4. The Youth Groups Prepare: To Die With Honor

5. The Last Stand: The Jewish Fighting Organization

6. The Indictment

7. Understand It Humanly

V. JEWISH PARTISANS IN EASTERN EUROPE

1. The Woodmen

2. In Vilna: The United Partisans

3. Jerusalem in White Russia

VI. IN WESTERN EUROPE

1. In Holland It Was Different

2. Rescue Is Resistance

3. FranceService des Jeunes

4. The Jewish Maquis

VII. RESISTANCE IN PALESTINE

1. Haganah: A Peoples Army

2. The Poetry of Action

3. Ha apalah: Illegal Immigration

4. The Blood Be on Your Head

5. The Seventh City

Epilogue: 1976



Excerpt 

I do not wish to be understood as claiming that they were the only factor in the Jewish underground. As time went on, every political grouping in Jewish life joined in the organization of resistance. But just as the Jewish community of Palestine, despite its numerical smallness, played a disproportionately large part in all efforts to rescue the Jews of Europe, so the representatives of this movement in the Diaspora showed the same readiness for imaginative action. Within the countries under Nazi domination those accustomed to meeting Jewish problems in Jewish terms were least paralyzed by the blow. In the general impotence they still had nerves that could react and muscles that could move. Above all, they expected no saviour from the outside. They knew that there was no time to wait either for the brotherly cooperation of the Polish underground, the arrival of the Red Army, or the coming of the Messiah. All these would help eventually, though incidentally, for their own purposes. The major impetus had to spring from Jews themselvesif they were to live with honor as long as possible, and to die with honor when that became inevitable.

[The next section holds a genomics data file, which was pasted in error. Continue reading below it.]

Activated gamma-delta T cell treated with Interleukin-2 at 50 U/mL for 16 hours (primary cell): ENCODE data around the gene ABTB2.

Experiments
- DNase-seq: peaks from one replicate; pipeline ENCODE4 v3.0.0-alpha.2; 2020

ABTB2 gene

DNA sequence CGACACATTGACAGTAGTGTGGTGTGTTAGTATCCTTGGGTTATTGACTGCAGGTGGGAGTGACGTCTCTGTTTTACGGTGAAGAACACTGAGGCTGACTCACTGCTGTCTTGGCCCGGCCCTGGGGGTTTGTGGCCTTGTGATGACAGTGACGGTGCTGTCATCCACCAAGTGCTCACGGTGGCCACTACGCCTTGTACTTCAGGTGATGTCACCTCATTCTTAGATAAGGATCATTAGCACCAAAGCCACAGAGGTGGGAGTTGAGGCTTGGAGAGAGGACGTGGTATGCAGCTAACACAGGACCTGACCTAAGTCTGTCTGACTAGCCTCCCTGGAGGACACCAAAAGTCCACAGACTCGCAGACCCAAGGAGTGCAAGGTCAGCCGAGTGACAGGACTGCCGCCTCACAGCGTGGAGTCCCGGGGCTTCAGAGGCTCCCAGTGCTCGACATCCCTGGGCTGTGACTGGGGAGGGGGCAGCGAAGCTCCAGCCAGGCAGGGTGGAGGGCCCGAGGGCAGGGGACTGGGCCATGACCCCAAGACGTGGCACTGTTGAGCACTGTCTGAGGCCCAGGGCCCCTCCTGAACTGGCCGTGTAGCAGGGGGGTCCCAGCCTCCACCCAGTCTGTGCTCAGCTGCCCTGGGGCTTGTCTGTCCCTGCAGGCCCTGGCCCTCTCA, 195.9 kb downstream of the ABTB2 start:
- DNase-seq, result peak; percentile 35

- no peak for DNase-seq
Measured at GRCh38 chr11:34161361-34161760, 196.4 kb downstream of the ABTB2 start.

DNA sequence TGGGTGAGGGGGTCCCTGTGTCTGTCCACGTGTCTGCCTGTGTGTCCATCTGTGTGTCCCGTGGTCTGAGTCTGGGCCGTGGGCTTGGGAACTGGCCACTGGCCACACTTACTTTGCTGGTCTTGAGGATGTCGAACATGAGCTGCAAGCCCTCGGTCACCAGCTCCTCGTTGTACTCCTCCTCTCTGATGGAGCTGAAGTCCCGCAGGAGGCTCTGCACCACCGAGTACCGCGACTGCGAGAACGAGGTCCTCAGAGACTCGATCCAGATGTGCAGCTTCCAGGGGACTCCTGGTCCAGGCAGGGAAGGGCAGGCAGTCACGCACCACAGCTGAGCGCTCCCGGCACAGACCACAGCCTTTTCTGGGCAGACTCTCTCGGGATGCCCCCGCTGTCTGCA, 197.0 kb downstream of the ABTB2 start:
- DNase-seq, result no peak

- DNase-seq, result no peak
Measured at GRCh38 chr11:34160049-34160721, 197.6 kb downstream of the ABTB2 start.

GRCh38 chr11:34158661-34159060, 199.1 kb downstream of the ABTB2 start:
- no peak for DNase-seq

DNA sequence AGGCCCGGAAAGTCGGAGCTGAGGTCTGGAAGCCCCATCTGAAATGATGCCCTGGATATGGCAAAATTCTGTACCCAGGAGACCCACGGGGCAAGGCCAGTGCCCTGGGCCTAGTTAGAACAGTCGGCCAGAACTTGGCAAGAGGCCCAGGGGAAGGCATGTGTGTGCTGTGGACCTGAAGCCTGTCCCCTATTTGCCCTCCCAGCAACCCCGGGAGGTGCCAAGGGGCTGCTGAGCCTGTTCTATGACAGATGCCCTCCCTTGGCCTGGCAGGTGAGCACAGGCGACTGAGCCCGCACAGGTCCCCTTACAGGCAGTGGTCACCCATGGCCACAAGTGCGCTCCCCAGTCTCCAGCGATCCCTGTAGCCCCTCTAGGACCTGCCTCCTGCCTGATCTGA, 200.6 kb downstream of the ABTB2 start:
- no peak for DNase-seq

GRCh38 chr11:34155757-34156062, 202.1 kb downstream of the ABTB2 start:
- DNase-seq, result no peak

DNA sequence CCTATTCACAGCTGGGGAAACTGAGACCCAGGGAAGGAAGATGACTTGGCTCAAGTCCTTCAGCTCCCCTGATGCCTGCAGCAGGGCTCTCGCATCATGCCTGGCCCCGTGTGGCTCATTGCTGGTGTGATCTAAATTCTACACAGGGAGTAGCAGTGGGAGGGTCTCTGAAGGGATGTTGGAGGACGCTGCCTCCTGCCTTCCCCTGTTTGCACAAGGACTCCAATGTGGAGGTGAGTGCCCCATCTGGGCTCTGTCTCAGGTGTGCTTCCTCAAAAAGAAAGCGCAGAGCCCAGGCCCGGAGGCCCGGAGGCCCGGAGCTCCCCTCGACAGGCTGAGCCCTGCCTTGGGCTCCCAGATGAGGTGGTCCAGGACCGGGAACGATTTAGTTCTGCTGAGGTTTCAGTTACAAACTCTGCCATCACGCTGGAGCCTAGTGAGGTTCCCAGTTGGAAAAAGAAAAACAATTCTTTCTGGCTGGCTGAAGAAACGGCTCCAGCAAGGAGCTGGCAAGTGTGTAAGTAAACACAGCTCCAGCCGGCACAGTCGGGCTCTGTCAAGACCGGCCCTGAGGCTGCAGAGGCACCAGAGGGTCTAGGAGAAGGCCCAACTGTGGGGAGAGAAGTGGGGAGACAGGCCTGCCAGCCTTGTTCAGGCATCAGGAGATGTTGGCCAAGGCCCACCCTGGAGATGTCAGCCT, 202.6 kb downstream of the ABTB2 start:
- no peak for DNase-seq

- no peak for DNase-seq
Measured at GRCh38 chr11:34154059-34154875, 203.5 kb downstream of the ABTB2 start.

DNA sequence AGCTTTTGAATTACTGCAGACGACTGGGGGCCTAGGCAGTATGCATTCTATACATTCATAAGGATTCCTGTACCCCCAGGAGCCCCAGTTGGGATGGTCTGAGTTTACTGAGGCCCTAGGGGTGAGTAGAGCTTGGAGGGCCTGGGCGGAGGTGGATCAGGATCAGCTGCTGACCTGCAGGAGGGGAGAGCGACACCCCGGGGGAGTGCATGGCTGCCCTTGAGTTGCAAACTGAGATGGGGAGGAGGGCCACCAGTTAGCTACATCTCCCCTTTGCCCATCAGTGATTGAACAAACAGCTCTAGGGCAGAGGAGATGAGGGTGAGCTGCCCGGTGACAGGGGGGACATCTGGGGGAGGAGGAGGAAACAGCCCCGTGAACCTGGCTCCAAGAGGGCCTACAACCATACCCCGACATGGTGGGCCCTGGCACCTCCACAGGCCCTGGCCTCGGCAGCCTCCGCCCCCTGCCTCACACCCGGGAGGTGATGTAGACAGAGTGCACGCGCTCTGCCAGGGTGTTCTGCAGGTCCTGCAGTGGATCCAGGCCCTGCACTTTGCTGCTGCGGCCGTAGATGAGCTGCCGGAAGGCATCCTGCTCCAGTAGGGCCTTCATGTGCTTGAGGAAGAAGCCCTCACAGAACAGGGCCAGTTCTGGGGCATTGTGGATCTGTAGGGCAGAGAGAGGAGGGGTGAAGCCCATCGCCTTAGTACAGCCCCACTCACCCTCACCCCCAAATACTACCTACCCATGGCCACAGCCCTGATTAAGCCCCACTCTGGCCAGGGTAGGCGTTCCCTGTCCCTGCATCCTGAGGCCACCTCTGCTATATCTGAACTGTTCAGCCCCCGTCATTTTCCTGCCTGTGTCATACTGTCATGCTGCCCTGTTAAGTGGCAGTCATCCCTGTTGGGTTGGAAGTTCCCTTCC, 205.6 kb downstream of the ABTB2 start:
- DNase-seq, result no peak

All political parties among the Jews came to share this conviction. The work of the Jewish underground resolved itself essentially into two phases: to maintain morale and dignity in the ghettos as long as that could be done, and to prepare for the final struggle.